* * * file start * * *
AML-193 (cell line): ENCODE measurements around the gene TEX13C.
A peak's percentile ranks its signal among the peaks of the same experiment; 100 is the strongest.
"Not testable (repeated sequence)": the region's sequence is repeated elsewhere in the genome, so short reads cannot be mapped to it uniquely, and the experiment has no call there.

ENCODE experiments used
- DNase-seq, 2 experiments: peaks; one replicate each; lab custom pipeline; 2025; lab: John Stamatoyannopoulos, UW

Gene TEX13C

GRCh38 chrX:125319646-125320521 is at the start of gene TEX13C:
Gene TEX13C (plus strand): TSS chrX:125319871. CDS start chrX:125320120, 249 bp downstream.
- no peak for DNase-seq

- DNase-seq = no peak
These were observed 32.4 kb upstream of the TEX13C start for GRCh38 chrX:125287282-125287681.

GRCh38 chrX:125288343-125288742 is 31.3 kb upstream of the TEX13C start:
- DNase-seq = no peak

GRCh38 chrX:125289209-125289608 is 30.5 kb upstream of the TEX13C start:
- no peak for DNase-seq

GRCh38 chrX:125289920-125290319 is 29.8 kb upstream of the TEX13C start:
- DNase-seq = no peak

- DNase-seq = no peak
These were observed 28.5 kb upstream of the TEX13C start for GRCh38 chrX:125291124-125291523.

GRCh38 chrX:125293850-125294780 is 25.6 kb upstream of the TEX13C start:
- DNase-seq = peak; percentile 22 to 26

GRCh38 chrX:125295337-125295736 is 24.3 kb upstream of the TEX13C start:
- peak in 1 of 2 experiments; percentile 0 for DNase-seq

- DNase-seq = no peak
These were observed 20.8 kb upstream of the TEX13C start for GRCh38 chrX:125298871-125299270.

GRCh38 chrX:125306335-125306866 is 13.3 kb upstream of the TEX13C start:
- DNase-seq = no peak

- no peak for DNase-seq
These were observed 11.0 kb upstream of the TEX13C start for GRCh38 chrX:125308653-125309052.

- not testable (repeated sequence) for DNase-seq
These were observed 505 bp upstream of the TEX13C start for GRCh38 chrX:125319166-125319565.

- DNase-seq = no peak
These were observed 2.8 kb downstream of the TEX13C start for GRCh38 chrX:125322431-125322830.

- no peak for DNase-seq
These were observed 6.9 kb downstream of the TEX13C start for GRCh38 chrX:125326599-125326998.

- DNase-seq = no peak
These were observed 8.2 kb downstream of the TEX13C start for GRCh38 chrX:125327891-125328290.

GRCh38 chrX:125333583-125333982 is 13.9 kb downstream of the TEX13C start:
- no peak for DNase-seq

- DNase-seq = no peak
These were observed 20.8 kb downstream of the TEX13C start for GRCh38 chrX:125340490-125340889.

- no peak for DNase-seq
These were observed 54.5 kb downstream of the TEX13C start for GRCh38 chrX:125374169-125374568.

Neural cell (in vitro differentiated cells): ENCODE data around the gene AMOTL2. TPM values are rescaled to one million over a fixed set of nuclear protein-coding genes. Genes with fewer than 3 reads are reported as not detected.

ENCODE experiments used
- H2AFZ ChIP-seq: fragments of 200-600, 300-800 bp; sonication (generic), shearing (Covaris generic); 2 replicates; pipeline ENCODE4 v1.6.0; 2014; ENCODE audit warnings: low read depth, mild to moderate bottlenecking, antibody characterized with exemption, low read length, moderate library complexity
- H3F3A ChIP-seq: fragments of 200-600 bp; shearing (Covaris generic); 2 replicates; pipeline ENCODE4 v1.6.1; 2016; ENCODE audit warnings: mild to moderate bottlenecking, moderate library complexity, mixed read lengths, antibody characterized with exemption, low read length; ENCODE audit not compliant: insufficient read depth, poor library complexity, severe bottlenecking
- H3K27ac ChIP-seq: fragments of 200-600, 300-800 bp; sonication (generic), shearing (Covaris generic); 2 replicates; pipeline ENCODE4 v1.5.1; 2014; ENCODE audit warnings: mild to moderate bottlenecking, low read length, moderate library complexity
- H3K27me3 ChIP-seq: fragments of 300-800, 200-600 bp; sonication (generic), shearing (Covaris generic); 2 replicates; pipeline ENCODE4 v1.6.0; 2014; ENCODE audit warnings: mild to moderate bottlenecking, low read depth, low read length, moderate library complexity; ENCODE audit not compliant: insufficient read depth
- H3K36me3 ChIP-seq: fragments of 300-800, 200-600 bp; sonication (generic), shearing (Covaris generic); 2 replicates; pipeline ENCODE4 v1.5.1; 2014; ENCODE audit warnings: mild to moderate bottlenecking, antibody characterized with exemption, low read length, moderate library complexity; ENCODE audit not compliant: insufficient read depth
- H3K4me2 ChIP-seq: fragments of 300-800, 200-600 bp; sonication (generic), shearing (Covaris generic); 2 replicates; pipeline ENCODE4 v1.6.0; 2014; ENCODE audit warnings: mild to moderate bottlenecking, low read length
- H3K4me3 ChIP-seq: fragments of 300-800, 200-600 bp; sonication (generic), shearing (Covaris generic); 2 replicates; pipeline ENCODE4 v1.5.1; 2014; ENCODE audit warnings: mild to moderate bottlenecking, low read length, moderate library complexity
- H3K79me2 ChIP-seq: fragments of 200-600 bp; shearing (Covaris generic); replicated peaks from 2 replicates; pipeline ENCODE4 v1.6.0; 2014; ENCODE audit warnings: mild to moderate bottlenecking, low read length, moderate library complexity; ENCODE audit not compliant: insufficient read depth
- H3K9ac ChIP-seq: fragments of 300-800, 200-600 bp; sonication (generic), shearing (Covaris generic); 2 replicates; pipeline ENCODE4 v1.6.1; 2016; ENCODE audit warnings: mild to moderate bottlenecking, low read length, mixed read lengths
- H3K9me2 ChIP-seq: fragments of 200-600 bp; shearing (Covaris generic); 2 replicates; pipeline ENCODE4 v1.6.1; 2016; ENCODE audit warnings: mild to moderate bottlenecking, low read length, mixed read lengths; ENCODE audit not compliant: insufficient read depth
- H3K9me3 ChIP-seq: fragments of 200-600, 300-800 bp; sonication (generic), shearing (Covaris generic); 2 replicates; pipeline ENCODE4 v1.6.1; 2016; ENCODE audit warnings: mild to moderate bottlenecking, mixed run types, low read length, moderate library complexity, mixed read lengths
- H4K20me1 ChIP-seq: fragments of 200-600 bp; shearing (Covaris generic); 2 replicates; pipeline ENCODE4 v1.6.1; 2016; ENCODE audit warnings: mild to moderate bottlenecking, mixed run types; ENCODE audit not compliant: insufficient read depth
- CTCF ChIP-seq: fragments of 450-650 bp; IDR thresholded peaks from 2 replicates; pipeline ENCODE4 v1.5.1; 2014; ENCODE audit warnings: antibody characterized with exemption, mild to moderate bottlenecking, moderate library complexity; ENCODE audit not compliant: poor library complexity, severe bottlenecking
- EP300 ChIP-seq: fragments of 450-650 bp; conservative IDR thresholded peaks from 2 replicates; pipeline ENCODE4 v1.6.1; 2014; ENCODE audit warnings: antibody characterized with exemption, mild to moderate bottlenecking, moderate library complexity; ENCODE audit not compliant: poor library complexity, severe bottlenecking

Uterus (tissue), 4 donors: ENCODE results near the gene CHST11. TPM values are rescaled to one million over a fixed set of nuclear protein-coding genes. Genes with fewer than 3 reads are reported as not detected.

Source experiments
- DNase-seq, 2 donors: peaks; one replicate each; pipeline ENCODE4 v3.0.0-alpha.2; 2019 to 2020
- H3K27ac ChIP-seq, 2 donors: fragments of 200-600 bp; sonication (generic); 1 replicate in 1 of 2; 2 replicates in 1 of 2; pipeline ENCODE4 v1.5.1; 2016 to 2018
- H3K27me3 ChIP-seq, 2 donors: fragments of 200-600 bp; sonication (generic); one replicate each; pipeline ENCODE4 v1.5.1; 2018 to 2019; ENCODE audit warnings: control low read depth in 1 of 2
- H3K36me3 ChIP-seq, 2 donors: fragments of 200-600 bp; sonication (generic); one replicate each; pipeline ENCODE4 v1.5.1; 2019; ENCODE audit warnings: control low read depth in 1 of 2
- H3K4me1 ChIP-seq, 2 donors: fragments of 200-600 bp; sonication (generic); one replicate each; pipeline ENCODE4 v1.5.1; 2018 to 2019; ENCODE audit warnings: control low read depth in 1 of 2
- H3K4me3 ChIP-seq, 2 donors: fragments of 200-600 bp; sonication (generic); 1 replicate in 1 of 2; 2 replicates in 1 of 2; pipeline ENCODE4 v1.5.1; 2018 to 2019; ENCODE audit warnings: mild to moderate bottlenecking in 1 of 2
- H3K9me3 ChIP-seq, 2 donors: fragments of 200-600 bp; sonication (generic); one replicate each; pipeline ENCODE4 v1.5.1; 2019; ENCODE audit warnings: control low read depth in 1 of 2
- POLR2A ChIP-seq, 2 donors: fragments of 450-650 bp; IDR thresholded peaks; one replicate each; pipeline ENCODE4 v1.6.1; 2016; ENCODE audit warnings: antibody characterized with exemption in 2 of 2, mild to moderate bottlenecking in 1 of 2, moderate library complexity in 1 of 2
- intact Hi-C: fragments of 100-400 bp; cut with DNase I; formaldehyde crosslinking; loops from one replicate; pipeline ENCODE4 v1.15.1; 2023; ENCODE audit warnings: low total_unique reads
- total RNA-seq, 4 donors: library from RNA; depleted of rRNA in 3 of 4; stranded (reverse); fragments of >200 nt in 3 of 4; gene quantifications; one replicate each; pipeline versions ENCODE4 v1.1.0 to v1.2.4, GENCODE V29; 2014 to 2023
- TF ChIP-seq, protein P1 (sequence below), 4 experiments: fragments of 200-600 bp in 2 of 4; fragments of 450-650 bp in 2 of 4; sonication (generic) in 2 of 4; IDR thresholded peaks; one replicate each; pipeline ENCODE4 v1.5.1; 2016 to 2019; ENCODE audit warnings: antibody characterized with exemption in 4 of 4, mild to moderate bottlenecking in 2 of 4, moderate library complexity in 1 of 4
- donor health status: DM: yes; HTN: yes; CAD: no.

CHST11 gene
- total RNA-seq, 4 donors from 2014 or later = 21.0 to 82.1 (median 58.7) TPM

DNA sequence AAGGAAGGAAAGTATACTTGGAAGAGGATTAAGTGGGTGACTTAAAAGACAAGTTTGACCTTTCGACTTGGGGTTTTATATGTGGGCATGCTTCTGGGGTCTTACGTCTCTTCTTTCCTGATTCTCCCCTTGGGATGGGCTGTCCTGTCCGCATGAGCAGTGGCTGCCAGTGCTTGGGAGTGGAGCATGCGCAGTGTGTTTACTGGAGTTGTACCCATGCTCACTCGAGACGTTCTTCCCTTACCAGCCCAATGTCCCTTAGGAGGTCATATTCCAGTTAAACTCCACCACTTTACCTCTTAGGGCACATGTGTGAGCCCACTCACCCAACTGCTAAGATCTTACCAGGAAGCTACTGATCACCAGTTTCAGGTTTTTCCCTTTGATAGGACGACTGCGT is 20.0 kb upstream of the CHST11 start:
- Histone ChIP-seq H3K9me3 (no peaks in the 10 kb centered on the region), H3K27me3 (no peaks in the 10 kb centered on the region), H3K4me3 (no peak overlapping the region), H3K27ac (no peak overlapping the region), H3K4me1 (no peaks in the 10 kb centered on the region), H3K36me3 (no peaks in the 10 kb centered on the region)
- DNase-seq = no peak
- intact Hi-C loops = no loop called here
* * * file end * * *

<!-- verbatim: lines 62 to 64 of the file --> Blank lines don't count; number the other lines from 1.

- DNase-seq, 2 donors: peaks; one replicate each; pipeline ENCODE4 v3.0.0-alpha.2; 2019 to 2020
- H3K27ac ChIP-seq, 2 donors: fragments of 200-600 bp; sonication (generic); 1 replicate in 1 of 2; 2 replicates in 1 of 2; pipeline ENCODE4 v1.5.1; 2016 to 2018
- H3K27me3 ChIP-seq, 2 donors: fragments of 200-600 bp; sonication (generic); one replicate each; pipeline ENCODE4 v1.5.1; 2018 to 2019; ENCODE audit warnings: control low read depth in 1 of 2